trustworthy and truthful?"
"Of a surety, no; and wherefore should I? Have I not a tongue, and cannot I say
all that myself?"
"But YOUR saying it, you know, and somebody else's saying it, is different."
"Different? How might that be? I fear me I do not understand."
UNDERSTAND? Land of -- why, you see -- you see -- why, great Scott, can't you understand a
little thing like that? Can't you understand the difference between your -- WHY do you
look so innocent and idiotic!"
"I? In truth I know not, but an it were the will of God."
"Yes, yes, I reckon that's about the size of it. Don't mind my seeming excited;
I'm not. Let us change the subject. Now as to this castle, with fortyfive princesses in
it, and three ogres at the head of it, tell me -- where is this harem?"
"The CASTLE, you understand; where is the castle?"
"Oh, as to that, it is great, and strong, and well beseen, and lieth in a far
country. Yes, it is many leagues."
"Ah, fair sir, it were woundily hard to tell, they are so many, and do so lap the
one upon the other, and being made all in the same image and tincted with the same color,
one may not know the one league from its fellow, nor how to count them except they be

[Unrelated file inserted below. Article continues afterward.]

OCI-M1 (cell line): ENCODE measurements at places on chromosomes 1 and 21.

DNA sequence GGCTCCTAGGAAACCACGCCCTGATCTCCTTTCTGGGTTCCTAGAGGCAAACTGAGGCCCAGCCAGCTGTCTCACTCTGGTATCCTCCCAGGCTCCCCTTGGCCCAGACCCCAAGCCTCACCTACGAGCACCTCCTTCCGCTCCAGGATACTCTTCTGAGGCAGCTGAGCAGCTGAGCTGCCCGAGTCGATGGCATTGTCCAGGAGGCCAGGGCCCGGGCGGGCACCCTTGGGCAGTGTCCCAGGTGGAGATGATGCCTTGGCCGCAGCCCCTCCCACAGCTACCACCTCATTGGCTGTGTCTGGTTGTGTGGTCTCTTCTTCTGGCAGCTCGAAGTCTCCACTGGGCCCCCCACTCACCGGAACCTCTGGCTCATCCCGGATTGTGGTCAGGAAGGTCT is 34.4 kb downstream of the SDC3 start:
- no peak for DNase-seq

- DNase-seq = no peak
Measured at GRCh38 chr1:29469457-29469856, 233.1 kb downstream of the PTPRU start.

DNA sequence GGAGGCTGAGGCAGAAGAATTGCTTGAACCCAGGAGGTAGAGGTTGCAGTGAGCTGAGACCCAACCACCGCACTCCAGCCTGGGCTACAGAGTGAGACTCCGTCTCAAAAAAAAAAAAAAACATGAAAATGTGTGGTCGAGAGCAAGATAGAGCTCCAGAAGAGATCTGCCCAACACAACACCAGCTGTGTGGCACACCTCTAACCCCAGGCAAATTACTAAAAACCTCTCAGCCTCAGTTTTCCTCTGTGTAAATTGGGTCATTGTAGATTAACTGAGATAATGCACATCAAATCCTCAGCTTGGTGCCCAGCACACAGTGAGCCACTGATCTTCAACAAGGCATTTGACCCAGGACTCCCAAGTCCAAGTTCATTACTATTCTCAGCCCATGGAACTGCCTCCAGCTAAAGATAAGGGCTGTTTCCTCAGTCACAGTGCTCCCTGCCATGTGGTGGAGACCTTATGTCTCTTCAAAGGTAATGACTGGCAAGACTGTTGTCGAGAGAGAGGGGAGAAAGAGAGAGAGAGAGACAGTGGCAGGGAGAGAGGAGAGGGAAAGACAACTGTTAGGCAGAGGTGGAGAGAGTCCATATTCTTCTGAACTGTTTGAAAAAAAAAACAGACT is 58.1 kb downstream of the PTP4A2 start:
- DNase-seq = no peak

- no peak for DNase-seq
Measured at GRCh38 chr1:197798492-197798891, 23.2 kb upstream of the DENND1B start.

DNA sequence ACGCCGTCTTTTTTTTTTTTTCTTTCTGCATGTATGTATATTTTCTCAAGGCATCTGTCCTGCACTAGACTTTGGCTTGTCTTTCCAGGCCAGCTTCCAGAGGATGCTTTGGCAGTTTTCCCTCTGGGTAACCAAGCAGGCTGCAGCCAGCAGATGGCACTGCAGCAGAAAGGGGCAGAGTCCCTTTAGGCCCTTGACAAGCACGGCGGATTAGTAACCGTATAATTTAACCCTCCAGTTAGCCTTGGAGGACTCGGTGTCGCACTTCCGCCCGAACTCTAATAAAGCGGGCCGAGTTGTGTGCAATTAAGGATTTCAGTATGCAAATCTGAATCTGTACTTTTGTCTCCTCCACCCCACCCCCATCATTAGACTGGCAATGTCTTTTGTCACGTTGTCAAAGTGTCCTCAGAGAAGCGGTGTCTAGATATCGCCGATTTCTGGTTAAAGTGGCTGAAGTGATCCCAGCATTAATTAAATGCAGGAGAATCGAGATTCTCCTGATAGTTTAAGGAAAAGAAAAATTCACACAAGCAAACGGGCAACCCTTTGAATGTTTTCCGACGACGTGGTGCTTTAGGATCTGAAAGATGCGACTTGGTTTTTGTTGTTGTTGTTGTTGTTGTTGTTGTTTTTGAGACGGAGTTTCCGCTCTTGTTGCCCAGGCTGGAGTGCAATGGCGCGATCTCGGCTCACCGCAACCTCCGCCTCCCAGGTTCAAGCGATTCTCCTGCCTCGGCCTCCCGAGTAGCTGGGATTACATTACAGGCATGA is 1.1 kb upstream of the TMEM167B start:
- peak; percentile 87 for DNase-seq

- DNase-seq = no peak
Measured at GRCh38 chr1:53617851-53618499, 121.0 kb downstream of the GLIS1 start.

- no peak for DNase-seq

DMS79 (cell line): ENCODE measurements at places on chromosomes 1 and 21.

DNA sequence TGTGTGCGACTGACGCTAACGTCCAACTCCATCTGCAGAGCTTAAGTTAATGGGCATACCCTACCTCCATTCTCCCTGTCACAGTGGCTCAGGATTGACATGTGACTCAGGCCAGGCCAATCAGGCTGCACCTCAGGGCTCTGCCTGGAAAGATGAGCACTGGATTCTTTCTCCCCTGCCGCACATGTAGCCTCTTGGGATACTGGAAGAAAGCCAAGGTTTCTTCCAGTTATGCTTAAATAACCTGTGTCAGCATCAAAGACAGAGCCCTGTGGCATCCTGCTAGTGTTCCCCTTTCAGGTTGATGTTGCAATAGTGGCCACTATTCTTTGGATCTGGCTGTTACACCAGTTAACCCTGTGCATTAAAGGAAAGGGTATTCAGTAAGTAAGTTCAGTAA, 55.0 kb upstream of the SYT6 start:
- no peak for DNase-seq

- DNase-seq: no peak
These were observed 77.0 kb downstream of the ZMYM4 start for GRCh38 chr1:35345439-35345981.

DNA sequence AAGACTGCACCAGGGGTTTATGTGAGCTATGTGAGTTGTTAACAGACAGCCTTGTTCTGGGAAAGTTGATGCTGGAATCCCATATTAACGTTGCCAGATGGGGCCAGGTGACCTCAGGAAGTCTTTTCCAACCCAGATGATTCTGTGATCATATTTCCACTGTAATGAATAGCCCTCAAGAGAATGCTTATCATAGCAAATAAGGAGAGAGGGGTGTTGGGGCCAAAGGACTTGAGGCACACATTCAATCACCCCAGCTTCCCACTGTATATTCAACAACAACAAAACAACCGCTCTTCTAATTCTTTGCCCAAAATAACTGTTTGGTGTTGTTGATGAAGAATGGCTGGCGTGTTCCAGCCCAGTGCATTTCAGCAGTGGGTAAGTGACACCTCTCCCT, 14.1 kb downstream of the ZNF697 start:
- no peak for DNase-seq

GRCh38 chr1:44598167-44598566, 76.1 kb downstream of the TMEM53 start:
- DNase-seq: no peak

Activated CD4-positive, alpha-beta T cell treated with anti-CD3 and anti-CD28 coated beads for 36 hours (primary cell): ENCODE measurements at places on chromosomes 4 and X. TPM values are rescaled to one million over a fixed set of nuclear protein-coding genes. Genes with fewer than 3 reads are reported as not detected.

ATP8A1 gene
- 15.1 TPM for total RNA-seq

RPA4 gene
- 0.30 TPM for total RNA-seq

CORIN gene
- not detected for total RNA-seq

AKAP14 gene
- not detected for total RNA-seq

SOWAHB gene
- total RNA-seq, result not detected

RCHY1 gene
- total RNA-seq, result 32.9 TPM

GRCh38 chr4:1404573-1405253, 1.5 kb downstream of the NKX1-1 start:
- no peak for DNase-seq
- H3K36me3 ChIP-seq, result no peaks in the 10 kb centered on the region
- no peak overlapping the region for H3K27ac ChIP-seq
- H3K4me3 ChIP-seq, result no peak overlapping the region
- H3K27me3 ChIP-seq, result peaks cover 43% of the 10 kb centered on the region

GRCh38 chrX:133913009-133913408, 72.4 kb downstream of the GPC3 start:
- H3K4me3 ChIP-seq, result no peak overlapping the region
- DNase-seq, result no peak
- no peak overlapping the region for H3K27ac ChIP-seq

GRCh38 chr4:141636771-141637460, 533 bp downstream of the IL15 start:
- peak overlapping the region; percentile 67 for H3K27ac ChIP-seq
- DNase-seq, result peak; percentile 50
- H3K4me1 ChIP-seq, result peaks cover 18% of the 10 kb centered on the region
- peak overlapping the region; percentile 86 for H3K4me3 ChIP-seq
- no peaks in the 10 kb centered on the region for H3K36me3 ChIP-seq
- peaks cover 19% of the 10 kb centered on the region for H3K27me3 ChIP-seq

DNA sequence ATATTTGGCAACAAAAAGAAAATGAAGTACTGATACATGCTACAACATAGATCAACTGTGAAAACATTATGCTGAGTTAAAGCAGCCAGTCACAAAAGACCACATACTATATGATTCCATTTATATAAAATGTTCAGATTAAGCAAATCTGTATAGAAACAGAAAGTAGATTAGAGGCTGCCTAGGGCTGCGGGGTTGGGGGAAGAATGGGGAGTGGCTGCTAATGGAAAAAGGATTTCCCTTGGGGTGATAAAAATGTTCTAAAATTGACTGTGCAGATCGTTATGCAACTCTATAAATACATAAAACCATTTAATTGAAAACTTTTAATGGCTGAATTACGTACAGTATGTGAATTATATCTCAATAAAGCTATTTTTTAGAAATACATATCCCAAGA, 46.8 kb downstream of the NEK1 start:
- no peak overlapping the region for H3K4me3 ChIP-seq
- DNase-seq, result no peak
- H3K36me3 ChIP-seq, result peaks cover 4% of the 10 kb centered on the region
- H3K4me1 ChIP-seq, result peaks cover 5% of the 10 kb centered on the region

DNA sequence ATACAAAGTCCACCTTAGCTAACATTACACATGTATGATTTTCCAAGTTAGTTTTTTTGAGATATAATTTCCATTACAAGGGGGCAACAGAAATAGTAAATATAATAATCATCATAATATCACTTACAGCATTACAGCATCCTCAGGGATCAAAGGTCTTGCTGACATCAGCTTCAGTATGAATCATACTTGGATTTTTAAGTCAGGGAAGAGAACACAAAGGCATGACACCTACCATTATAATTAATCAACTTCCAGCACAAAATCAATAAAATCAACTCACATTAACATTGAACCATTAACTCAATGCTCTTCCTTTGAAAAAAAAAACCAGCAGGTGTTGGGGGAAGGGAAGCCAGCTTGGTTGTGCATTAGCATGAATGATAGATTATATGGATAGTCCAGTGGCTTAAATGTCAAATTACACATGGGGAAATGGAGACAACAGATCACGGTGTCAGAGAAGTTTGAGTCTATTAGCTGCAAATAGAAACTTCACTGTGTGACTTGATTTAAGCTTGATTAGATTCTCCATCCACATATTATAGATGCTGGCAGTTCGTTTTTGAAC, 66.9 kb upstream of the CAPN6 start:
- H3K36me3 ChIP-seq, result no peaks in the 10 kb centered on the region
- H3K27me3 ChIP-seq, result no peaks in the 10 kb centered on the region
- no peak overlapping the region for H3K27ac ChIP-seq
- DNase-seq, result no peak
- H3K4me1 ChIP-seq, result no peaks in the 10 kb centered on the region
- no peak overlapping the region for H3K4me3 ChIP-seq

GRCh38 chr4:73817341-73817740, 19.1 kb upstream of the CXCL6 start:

taken apart, and ye wit well it were God's work to do that, being not within man's
capacity; for ye will note --"
"Hold on, hold on, never mind about the distance; WHEREABOUTS does the castle lie?
What's the direction from here?"
"Ah, please you sir, it hath no direction from here; by reason that the road lieth
not straight, but turneth evermore; wherefore the direction of its place abideth not, but
is some time under the one sky and anon under another, whereso if ye be minded that it is
in the east, and wend thitherward, ye shall observe that the way of the road doth yet
again turn upon itself by the space of half a circle, and this marvel happing again and
yet again and still again, it will grieve you that you had thought by vanities of the mind